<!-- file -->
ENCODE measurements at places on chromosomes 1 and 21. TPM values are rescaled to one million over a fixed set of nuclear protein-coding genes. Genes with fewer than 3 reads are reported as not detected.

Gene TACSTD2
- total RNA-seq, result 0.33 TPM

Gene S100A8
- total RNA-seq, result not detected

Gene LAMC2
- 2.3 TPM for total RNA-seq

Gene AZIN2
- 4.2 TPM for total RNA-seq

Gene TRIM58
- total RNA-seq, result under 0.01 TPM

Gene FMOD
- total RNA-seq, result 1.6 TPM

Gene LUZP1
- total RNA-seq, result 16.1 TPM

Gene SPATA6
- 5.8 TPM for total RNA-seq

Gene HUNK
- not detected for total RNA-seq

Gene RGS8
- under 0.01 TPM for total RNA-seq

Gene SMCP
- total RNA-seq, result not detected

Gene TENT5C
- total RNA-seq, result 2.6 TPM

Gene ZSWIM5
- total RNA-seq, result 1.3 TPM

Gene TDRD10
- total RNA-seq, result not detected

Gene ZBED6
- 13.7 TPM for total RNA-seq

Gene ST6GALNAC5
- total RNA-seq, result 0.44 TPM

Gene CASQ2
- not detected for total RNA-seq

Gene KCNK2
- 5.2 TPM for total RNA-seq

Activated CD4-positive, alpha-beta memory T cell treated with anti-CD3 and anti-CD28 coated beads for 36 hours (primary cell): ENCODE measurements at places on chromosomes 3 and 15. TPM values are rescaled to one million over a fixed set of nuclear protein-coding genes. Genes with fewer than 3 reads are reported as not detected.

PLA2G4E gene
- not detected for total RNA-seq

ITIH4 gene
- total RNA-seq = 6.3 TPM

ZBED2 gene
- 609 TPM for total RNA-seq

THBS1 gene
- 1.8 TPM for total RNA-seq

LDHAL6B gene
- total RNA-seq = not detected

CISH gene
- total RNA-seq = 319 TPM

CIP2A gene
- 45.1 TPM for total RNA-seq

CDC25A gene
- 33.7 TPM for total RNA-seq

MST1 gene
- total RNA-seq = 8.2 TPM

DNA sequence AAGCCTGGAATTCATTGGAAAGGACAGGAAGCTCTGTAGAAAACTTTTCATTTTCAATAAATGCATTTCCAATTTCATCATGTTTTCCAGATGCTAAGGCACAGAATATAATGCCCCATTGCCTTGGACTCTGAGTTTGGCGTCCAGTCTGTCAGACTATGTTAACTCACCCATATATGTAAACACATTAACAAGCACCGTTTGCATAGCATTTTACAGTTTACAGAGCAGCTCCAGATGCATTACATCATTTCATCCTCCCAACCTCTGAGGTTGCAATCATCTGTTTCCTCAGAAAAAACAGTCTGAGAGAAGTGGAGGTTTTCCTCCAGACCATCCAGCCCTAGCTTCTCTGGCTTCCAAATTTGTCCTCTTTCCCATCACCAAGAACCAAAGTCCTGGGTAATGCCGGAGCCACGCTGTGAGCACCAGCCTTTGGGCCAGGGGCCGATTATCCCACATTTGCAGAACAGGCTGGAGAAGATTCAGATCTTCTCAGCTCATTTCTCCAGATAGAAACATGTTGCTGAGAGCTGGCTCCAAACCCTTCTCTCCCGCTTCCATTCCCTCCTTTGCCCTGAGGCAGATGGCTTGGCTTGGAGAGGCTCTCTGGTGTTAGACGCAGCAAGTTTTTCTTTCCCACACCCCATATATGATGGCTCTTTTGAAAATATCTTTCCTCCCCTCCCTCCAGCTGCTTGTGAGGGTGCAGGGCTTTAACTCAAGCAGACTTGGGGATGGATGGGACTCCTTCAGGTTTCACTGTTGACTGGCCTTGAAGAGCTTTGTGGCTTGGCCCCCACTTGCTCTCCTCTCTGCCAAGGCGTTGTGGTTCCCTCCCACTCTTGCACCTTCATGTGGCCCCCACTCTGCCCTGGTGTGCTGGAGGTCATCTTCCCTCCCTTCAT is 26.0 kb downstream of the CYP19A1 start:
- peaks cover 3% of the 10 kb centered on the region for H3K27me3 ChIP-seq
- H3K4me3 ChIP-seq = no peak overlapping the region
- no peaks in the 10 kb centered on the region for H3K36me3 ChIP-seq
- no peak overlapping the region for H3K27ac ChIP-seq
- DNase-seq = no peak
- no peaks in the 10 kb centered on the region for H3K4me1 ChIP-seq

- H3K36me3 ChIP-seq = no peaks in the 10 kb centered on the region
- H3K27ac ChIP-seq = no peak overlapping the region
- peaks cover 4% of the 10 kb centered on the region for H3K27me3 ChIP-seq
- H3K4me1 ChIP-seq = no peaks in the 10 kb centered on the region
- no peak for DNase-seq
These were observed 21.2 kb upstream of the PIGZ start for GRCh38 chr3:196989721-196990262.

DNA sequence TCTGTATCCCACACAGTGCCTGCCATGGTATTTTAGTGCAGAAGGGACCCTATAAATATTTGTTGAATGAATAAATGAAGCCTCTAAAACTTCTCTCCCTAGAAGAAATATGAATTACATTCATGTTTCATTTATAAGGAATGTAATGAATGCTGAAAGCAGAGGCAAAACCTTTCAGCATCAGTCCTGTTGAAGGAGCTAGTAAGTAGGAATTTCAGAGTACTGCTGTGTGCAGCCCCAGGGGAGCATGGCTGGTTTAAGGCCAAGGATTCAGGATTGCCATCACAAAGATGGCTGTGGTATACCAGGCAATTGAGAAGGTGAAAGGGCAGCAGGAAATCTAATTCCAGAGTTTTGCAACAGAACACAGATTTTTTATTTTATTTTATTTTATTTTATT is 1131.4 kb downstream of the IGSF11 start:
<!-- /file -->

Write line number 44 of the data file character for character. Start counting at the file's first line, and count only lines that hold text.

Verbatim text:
- 609 TPM for total RNA-seq